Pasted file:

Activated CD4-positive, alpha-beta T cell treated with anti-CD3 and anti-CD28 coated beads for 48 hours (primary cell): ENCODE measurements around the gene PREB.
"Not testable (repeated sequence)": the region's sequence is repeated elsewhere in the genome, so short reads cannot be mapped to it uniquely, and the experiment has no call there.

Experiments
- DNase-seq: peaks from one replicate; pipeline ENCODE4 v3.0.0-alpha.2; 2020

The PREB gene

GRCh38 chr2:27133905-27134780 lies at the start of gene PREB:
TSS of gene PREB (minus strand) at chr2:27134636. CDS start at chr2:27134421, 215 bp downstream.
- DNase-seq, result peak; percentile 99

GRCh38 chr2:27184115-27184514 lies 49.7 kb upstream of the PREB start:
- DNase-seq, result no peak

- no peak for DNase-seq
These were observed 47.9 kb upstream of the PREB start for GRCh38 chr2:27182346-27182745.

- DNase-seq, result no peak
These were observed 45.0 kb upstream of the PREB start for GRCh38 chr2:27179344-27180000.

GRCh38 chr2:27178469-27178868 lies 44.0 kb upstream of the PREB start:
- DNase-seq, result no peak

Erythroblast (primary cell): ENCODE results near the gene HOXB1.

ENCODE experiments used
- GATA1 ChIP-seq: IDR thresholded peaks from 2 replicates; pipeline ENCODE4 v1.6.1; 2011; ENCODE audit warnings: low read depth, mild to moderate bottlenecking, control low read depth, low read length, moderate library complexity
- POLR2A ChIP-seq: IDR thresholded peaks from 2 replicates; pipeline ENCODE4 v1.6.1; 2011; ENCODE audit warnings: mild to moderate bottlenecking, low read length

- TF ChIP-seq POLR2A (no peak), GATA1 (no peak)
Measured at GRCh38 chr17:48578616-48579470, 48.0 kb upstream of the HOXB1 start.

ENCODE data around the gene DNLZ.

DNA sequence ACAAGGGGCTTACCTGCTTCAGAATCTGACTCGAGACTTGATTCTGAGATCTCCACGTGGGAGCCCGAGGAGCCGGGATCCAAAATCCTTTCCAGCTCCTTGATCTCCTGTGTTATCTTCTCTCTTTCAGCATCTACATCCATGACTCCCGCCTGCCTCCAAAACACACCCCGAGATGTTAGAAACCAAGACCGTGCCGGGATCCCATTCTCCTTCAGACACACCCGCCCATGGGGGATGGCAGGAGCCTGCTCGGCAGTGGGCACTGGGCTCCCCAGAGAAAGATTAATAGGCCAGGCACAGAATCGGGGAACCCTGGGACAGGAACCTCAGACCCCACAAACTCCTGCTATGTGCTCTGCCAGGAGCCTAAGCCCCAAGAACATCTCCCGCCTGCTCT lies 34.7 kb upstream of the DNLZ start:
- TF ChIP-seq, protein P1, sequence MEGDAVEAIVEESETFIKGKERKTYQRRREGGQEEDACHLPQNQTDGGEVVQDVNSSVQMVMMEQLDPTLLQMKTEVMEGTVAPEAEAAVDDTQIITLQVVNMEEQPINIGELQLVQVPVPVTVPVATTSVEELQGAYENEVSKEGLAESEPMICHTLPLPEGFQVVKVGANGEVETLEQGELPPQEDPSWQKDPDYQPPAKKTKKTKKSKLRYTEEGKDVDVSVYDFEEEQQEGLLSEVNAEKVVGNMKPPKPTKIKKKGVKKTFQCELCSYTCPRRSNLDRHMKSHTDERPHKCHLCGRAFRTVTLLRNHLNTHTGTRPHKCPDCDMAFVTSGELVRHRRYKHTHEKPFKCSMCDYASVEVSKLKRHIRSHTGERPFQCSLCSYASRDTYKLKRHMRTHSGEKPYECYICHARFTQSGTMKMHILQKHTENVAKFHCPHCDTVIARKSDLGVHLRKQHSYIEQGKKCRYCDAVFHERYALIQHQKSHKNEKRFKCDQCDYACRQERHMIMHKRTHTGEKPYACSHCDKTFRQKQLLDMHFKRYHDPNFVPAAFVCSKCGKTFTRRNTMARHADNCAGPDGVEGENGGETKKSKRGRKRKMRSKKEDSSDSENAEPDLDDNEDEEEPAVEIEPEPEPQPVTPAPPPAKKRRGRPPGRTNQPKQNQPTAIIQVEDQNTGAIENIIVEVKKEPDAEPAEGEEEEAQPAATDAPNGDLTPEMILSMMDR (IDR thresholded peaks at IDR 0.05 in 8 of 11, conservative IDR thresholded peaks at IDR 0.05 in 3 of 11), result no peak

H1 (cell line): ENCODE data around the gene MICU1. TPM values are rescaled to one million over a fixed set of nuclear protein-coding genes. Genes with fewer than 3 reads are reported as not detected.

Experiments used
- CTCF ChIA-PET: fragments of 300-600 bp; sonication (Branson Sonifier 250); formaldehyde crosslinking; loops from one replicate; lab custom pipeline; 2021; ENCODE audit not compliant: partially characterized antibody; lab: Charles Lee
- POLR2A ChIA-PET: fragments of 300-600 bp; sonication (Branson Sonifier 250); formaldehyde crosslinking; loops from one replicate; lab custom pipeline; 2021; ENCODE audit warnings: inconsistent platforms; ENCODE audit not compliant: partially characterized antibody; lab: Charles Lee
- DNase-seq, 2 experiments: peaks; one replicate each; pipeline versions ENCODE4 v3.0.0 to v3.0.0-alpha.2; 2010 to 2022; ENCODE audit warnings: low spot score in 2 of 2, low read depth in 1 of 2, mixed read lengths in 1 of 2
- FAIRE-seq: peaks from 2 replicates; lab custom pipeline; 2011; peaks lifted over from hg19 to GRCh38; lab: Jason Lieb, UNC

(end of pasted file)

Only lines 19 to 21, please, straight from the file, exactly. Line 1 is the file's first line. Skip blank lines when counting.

- GATA1 ChIP-seq: IDR thresholded peaks from 2 replicates; pipeline ENCODE4 v1.6.1; 2011; ENCODE audit warnings: low read depth, mild to moderate bottlenecking, control low read depth, low read length, moderate library complexity
- POLR2A ChIP-seq: IDR thresholded peaks from 2 replicates; pipeline ENCODE4 v1.6.1; 2011; ENCODE audit warnings: mild to moderate bottlenecking, low read length

- TF ChIP-seq POLR2A (no peak), GATA1 (no peak)